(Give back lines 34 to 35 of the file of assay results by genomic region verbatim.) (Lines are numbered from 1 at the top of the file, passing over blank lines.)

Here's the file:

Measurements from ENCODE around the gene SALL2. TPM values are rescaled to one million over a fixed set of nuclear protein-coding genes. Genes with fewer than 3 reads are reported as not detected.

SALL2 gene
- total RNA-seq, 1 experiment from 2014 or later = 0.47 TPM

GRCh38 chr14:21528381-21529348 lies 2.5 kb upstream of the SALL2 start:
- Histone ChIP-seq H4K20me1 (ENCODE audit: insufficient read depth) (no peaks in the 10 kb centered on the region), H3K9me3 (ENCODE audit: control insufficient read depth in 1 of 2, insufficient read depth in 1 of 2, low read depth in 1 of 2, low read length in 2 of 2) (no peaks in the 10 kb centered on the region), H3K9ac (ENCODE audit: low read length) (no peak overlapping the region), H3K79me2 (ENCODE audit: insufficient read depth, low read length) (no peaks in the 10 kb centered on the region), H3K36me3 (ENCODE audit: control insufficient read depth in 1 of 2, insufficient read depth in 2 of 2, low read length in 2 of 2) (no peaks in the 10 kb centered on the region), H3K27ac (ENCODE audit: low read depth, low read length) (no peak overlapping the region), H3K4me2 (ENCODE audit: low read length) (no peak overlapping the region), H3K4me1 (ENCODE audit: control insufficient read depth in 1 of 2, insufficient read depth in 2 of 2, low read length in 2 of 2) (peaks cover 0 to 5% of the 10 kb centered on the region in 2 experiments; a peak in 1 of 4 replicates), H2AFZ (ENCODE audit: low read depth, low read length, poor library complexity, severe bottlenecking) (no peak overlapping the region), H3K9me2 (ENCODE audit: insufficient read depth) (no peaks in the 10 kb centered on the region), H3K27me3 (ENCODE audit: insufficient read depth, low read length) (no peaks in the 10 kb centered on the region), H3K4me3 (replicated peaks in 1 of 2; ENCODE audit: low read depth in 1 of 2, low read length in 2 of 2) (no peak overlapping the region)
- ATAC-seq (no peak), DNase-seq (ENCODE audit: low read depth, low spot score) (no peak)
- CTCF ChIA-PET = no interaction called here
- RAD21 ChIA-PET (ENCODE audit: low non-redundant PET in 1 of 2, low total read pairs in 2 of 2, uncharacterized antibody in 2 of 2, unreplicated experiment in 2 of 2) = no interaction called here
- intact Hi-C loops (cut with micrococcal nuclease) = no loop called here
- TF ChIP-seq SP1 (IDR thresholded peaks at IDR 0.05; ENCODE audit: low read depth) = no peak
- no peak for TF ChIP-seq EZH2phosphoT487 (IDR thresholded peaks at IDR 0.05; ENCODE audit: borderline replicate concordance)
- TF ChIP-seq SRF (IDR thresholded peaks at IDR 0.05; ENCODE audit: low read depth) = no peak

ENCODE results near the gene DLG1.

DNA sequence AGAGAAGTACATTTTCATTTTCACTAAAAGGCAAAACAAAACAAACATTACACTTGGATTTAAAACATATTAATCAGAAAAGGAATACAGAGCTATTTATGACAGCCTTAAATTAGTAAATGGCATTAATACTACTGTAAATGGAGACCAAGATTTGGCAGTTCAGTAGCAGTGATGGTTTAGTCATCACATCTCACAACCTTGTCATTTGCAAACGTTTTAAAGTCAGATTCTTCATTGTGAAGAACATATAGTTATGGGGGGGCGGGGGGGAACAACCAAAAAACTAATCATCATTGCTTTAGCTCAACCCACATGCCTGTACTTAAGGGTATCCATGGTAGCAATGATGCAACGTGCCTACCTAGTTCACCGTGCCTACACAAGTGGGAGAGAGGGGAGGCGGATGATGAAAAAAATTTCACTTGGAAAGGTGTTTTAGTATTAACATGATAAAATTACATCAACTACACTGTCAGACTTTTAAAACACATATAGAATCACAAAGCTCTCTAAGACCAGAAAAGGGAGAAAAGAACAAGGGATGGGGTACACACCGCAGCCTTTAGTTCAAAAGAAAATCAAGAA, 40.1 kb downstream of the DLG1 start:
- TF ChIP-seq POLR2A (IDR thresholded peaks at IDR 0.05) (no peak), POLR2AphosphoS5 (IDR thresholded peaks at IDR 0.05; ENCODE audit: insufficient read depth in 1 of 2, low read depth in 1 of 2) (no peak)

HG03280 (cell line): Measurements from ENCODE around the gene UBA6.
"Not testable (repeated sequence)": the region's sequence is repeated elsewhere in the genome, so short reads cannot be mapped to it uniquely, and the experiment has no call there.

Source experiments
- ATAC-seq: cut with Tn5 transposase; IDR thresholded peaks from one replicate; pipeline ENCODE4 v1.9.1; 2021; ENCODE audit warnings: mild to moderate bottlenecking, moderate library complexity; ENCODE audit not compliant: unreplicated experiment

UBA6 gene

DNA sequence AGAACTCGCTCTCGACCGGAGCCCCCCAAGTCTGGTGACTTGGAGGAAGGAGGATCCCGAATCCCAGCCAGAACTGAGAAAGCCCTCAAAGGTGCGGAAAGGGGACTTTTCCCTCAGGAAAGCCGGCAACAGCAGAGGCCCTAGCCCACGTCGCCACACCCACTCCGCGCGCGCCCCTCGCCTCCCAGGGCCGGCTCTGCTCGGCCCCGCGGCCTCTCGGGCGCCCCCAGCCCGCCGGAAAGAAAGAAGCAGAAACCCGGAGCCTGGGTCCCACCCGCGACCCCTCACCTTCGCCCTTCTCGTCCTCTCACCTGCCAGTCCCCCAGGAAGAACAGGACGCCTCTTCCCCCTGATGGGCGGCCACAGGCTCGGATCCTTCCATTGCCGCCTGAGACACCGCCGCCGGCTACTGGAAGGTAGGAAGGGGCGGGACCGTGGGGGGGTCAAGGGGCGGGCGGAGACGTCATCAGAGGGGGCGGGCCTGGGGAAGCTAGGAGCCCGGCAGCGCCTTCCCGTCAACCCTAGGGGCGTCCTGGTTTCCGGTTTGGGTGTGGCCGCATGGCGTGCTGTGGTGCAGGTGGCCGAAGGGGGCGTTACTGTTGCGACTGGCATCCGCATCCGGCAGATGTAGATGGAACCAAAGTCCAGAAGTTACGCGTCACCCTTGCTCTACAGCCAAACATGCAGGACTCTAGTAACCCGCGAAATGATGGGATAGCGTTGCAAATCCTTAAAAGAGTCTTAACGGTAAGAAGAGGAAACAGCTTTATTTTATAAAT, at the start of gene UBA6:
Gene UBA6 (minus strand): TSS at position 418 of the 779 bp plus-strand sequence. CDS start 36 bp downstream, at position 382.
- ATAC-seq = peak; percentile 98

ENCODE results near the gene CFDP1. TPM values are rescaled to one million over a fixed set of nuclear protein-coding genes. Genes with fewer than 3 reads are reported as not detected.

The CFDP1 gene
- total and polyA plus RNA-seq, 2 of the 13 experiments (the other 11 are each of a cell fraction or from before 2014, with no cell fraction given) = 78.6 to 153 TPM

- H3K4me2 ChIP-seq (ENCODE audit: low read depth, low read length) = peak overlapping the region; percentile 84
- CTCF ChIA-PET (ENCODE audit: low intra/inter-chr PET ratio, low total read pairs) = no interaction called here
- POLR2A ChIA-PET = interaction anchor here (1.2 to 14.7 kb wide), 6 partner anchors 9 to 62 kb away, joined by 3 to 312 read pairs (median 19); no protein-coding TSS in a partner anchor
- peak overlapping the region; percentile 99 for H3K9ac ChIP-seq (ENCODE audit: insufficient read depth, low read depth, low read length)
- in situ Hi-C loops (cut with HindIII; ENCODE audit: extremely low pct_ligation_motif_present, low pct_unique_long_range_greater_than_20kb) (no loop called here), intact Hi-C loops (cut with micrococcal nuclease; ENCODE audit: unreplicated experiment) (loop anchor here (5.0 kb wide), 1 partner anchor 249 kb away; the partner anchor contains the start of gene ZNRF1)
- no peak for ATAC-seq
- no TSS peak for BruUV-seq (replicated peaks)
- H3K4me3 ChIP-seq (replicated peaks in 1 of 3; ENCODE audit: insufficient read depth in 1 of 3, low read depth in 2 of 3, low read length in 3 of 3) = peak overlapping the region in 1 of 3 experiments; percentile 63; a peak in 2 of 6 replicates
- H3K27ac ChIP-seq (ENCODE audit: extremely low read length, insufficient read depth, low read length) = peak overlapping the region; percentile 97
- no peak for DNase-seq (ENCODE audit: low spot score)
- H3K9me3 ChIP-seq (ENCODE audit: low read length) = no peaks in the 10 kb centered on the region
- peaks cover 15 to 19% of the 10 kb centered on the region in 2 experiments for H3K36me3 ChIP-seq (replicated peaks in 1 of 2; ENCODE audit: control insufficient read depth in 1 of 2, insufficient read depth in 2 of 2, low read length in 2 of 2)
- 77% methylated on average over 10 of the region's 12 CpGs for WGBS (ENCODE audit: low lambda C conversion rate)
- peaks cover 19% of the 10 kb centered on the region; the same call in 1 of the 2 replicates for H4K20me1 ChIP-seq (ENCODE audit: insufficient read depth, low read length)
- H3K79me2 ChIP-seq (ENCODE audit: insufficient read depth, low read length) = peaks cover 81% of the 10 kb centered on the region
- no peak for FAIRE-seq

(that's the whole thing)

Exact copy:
- H3K4me3 ChIP-seq (replicated peaks in 1 of 3; ENCODE audit: insufficient read depth in 1 of 3, low read depth in 2 of 3, low read length in 3 of 3) = peak overlapping the region in 1 of 3 experiments; percentile 63; a peak in 2 of 6 replicates
- H3K27ac ChIP-seq (ENCODE audit: extremely low read length, insufficient read depth, low read length) = peak overlapping the region; percentile 97